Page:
Early Morning Open Thread: Lucky

More calendar pics; I think I fell for this guy because the youngest of our rescue papillons has the same one-ear-up, one-ear-down profile (which is why the Spousal Unit renamed him Sydney — he said it looked like a bushranger’s hat). Commentor Chad S describes his canine companion:

Dog that we rescued last year. His name is Boner. My wife calls him Lucky.

20 replies
  1. 1
    Raven says:

    Good doggie!

  2. 2
    Phylllis says:

    Who’s a good pup-pup? You with the face there, you are!

  3. 3
    El Tiburon says:

    His name is Boner. My wife calls him Lucky.

    Not gonna that with Bea Arthur’s c**k.

  4. 4
    PhoenixRising says:

    My first use of open threadiness ever, so be kind:

    Am I being unreasonable here?

    My health insurance company, WeaselCo, used to only offer one plan for families (independent of employer groups). It was lousy and expensive, but better than worrying, so we bought it.

    This year’s “new” (meaning “state commissioners told us we were going to have to stop ripping people off”) family plan, with the same premium I’ve been paying for 5 years, has benefits twice as good.

    So I’m thinking that it might be a good idea to switch to the new worst-available plan, which costs the same as the former worst-available plan but has more stuff in it (per the requirements of a state regulator who saw the old plan and laughed so hard she had to change her pants, I’m guessing…”People actually pay this? For that?…stop, just stop. Jesus, they’re so desperate to be insured that…oh fuck it, just put a little coverage in there so no one sues me, okay?”).

    However, before the period in which I’m allowed to make that change, I was diagnosed with an illness that is going to make me a very expensive customer for (I hope) a very long time (as in, the remainder of my life).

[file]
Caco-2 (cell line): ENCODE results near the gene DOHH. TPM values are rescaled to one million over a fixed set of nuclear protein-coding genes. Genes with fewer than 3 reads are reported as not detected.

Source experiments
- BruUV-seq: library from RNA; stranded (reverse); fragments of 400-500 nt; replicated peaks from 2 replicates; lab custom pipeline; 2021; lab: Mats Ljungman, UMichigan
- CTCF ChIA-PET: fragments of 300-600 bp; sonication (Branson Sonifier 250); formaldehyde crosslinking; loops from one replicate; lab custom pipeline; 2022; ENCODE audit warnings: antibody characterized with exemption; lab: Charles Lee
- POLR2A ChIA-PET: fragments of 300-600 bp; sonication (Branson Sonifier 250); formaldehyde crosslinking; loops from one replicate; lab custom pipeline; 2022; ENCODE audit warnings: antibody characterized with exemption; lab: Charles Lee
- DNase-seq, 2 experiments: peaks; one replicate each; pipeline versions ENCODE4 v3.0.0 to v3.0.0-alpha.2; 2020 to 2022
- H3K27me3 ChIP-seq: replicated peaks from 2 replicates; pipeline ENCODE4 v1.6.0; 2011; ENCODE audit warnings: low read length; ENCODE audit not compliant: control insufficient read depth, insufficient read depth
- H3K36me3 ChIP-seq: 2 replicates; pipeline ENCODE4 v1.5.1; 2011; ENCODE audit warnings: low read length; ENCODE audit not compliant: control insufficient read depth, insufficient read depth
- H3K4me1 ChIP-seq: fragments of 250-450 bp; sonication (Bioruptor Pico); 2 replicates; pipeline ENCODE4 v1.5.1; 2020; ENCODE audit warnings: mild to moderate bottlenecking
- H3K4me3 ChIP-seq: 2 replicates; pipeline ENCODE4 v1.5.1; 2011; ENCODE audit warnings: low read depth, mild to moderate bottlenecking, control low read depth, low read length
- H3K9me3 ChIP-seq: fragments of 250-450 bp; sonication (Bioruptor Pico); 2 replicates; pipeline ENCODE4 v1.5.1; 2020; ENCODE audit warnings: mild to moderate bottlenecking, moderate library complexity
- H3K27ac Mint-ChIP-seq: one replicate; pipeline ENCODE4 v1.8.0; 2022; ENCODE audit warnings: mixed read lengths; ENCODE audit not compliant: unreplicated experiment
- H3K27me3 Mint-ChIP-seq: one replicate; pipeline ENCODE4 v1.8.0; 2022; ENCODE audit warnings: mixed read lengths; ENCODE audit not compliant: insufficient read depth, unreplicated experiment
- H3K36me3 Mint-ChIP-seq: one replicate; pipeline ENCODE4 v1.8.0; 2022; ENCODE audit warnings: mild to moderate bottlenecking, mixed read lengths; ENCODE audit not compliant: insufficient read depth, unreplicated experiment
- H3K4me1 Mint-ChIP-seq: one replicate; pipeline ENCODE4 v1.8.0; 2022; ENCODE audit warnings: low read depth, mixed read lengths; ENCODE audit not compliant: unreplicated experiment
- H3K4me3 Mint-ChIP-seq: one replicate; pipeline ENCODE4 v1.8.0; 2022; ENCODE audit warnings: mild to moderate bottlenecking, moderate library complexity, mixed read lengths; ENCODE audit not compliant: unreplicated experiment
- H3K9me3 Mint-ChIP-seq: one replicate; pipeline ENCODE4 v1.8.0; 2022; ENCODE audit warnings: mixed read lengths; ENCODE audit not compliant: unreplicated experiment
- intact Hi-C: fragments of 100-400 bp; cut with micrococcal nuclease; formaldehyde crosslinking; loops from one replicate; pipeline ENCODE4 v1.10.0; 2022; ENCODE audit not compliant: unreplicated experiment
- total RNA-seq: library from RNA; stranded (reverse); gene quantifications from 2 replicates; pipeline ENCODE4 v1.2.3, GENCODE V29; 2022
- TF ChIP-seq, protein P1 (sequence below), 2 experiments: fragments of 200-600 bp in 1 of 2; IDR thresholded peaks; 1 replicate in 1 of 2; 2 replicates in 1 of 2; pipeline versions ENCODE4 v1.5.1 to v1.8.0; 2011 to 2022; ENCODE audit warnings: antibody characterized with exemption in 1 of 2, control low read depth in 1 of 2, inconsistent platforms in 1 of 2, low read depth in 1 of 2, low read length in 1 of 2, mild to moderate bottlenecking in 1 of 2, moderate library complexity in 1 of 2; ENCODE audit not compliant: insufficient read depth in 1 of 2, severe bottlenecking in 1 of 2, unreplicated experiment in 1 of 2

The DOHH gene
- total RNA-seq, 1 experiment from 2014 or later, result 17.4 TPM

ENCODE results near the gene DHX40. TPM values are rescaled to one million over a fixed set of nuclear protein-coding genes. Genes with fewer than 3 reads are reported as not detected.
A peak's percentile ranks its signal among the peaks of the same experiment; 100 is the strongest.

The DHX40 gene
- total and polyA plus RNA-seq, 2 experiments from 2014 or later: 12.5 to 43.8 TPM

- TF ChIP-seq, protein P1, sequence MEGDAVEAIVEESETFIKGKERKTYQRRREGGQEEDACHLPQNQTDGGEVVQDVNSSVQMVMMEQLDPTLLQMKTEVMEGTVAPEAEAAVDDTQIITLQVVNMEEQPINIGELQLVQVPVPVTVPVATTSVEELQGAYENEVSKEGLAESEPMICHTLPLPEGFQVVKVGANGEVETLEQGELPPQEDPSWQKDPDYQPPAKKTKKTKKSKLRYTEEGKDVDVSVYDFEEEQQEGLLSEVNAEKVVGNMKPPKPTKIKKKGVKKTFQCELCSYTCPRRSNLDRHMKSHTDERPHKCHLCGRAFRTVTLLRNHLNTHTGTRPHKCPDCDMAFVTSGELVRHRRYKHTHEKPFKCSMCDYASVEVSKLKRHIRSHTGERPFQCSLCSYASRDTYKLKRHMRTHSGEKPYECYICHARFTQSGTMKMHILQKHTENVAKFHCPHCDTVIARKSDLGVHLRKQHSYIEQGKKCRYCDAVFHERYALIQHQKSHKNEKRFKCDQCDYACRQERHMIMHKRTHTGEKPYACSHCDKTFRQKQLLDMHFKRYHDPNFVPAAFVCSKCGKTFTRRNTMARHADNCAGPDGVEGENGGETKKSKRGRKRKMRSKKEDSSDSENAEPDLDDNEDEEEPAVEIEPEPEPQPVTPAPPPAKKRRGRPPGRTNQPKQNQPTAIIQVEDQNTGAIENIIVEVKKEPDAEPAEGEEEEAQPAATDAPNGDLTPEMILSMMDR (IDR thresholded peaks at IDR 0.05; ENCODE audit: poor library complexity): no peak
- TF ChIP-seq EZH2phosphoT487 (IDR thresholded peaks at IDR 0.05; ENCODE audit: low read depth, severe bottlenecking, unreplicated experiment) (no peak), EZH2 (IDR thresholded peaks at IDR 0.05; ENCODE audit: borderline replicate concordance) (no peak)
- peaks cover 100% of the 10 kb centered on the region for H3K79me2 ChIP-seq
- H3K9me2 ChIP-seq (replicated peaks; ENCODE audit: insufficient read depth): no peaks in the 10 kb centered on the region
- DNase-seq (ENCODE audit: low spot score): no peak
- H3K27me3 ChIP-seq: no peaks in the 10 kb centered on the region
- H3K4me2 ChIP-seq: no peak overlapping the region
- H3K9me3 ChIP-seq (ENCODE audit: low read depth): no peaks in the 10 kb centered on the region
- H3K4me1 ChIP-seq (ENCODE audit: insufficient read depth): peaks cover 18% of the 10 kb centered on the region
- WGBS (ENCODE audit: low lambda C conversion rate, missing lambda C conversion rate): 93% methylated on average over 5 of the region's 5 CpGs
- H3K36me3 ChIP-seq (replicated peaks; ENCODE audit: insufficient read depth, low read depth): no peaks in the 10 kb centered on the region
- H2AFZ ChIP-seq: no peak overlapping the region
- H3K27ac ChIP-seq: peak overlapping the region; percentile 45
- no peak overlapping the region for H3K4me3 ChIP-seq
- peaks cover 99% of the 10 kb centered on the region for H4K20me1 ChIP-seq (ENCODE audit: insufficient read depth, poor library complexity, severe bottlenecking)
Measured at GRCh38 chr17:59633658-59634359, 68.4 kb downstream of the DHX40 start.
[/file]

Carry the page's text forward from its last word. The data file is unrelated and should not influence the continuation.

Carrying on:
WeaselCo now refuses to switch my family to the new, covers-something plan that didn’t exist during my last opportunity to make a change–because underwriting says I’m not eligible. Weasel words for “But now you’re going to use medical care, instead of paying premiums and NOT going to the doctor, so no!”

    My position: Yes, you caught me. I was desperate enough to know my kid was covered by insurance to buy something so lousy you’re not allowed to sell it to an unsuspecting public anymore. As it happens, the timing of my diagnosis was before my first opportunity to get better coverage for the same premium I agreed to pay, and paid more or less cheerfully for 54 months before the month in which both a) we both found out I’m expensive in a manner neither of us predicted and b) you’re selling something that is better that I’d prefer.

    So I’m getting a lawyer to look at this, and she says: Yeah, the only angle we’ve got here–because this “I’m rubber you’re glue” level of reasoning that says you’re unlucky to have gotten sick when you did, so haha and we wrote the contract is in fact the law, ask Elizabeth Warren–is that they sent everyone in your plan a renewal letter. This letter tells you that your new premium for 2012 is $X, and that you can now access the Better Plan, subject to underwriting. But it does not say that you can get the Better Plan for the exact same state-approved community-rated premium.

    That means that someone else in your situation who is currently cancer-free, but gets sick in the coming year, will end up in the same trap you’re in, and it’s dishonest because it uses information they have that their customers don’t have, and would never expect to be the case. No reasonable consumer would assume that they could get a Caddy for what they had been paying for a Yugo if the car dealer didn’t tell them that, and selling your neighbor a Caddy and you a Yugo for the same price isn’t justified by underwriting, it’s just lying by omission.

    Shorter lawyer: The weasels squeaked out this contract between rounds of golf and it really does say that they got lucky here–but we can go after them for deceptive marketing practices.

    Any lawyers w experience in weasel management litigation care to comment?

  5. 5
    Omnes Omnibus says:

    @PhoenixRising: I don’t have direct experience with health care litigation, but I have successfully used consumer rights laws either to invalidate contract provisions or to force a favorable settlement. IOW it is frequently a valid path to follow. I don’t know enough about the specifics of your case, your contract, or your state’s laws to say more than that. I wish you the best with it. Stick it to the fuckers.

  6. 6
    PhoenixRising says: